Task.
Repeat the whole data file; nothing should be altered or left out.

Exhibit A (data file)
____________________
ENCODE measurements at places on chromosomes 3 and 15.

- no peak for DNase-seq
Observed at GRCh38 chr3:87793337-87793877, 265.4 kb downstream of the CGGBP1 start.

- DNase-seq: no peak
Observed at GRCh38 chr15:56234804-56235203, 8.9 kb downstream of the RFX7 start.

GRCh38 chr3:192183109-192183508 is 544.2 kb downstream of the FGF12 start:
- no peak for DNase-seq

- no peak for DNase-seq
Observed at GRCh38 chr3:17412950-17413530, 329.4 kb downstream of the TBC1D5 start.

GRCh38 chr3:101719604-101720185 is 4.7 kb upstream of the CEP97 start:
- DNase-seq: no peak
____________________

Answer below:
ENCODE measurements at places on chromosomes 3 and 15.

- no peak for DNase-seq
Observed at GRCh38 chr3:87793337-87793877, 265.4 kb downstream of the CGGBP1 start.

- DNase-seq: no peak
Observed at GRCh38 chr15:56234804-56235203, 8.9 kb downstream of the RFX7 start.

GRCh38 chr3:192183109-192183508 is 544.2 kb downstream of the FGF12 start:
- no peak for DNase-seq

- no peak for DNase-seq
Observed at GRCh38 chr3:17412950-17413530, 329.4 kb downstream of the TBC1D5 start.

GRCh38 chr3:101719604-101720185 is 4.7 kb upstream of the CEP97 start:
- DNase-seq: no peak